IF YOU WERE A PENGUIN by Florence Minor and illustrated by Wendell Minor

penguinBoth author and illustrator launch the reader’s imagination on this playful and lightly informative journey through the daily surprises and life of penguins.  Children will love this clever, concept story told in upbeat rhyming text; “You could fly underwater/or sing a duet/You could live on land/but get really wet.”  The lively illustrations in gouache watercolor feature ten different species of adult and young penguins engaged in joyful activities.  The details of the penguins on the double page spreads are eye-catching and fun. The use of both soft and sharp shapes and colors bring out the harshness and softness of the environment penguins inhabit.  The title will naturally lead to one-on-one conversations and group discussions children will enjoy, as will the ending; “Penguins do lots of things that you can do too.” This book is a perfect introduction for a unit on penguins or wildlife that live in both temperate and Antarctic waters, as well as an excellent storytime addition. This delightful book includes wonderful back matter including fun facts, easy identification of the ten penguin species and some good web sites.  Unquestionably, an excellent addition to all libraries and K-2nd grade classrooms.

Picture book, ages 4-7

Recommended- Anne Beier (Hendrick Hudson Free Library)

February 25, 2009 at 5:18 pm Leave a comment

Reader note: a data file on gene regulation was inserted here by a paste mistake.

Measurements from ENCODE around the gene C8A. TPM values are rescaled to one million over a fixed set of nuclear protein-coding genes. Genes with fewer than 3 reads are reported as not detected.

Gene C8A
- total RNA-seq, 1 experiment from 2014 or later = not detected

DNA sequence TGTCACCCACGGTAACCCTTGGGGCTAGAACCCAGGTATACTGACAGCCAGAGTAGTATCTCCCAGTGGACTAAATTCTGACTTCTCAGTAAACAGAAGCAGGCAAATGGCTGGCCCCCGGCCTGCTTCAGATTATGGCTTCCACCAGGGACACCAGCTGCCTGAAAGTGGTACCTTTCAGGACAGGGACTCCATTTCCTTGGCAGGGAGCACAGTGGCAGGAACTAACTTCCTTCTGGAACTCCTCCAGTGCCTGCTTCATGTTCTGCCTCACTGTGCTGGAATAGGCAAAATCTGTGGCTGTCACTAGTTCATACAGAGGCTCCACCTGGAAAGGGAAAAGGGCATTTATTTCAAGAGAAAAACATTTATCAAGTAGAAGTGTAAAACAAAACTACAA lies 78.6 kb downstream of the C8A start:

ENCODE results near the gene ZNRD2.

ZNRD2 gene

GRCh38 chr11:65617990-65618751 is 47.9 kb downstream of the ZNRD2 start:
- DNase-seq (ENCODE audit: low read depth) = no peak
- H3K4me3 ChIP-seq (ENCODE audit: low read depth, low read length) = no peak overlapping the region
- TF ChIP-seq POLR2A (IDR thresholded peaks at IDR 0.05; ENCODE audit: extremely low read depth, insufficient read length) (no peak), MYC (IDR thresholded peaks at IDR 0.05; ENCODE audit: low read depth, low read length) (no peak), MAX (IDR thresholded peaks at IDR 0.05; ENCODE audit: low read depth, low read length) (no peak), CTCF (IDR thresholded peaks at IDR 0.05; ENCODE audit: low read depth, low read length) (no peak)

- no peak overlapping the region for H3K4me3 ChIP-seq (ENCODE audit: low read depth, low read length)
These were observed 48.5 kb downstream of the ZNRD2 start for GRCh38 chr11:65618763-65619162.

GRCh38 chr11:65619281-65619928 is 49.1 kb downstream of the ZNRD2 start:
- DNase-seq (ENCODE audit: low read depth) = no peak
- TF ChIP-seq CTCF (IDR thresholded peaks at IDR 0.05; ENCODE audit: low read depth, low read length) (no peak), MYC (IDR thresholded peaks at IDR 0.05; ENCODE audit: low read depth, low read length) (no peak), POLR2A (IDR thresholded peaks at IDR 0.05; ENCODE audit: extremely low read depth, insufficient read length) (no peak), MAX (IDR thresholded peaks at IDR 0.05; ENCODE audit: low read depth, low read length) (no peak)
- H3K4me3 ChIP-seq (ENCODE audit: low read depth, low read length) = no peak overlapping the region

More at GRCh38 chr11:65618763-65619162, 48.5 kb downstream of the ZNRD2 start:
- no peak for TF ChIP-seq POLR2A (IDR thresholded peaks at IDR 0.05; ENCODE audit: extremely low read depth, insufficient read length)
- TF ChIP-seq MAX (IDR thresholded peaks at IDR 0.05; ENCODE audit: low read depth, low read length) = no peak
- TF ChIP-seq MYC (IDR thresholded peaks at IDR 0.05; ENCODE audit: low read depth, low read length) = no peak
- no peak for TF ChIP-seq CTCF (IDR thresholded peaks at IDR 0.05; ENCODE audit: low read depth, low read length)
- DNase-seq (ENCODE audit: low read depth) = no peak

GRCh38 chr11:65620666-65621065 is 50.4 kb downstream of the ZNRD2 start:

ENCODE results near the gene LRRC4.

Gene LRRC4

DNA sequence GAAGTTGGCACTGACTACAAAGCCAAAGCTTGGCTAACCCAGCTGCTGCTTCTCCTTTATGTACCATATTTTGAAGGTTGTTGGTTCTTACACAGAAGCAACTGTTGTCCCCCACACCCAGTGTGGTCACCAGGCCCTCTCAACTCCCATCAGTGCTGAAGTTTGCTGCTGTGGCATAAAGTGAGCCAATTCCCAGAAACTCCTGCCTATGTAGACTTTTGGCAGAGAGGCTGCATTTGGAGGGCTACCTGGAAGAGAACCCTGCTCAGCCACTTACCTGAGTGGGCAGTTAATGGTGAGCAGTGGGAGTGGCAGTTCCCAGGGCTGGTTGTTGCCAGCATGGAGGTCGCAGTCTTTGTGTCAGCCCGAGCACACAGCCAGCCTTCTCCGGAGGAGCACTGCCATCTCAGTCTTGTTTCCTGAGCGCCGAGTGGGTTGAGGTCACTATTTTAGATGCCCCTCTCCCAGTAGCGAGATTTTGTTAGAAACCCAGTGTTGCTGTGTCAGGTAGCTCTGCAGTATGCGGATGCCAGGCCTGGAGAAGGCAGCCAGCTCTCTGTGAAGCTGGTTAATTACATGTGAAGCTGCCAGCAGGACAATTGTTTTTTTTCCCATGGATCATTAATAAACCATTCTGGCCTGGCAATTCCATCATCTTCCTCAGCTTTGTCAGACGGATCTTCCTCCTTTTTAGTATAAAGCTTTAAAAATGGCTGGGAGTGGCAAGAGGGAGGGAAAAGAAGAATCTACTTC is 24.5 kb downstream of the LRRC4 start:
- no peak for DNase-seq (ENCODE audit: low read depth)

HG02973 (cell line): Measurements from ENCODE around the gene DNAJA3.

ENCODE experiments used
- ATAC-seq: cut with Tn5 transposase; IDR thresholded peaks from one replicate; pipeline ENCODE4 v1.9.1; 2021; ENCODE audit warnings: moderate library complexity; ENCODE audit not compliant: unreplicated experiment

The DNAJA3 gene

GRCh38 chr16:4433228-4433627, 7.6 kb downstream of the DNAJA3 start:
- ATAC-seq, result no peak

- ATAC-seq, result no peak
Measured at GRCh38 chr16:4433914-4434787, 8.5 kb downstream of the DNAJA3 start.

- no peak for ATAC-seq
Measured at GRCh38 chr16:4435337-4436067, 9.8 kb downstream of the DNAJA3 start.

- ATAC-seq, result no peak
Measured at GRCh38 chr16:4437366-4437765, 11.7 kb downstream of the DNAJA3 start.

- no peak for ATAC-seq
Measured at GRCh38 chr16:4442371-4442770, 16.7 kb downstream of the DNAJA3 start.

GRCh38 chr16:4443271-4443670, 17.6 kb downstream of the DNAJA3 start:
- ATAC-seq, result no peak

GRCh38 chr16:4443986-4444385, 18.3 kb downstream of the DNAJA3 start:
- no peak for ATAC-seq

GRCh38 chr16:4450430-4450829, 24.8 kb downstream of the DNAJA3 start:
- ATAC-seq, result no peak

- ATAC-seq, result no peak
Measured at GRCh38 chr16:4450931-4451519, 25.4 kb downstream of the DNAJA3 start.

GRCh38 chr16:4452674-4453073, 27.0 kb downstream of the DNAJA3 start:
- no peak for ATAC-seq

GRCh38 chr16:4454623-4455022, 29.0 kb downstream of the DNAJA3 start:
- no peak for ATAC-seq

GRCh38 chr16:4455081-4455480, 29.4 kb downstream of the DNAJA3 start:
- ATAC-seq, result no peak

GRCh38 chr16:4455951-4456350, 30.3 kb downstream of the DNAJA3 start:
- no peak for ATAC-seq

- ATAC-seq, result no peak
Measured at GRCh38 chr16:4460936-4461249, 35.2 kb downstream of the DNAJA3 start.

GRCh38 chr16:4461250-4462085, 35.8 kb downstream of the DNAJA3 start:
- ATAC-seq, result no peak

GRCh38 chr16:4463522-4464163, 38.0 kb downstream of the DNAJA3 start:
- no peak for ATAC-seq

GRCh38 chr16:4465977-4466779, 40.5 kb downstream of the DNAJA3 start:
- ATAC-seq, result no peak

scaredy-squirrelScaredy Squirrel targets bedtime and nighttime fears for his latest obsession. His strategy is to stay up all night to avoid bad dreams that could include polka-dot monsters, dragons and a host of other creepy creatures.  Energy loss and poor reflexes are just a few unpleasant side effects he discovers from his all-night endeavors.  He decides to deal with the fear of bad dreams with unexpected and humorous surprises, only to find out that bad dreams don’t always occur, and the benefits of a good night’s sleep outweighs staying up all night to avoid them.  Like the other books in the Scaredy Squirrel series, the text and illustrations are presented using graphs, lists, charts and cartoon-like diagrams creating a busy feel. A hilarious feature of this title includes a glow-in-the-dark smile on the cover to help keep other scaredy kids awake.  Pair this book, with Mercer Mayer’s, There’s a Nightmare in My Closet, Eleanor Taylor’s My Friend the Monster, or any of the Kevin Henkes Wemberly Worried books.

Picture Book ages 5-8

Recommended- Anne Beier (Hendrick Hudson Free Library)

February 25, 2009 at 4:28 pm Leave a comment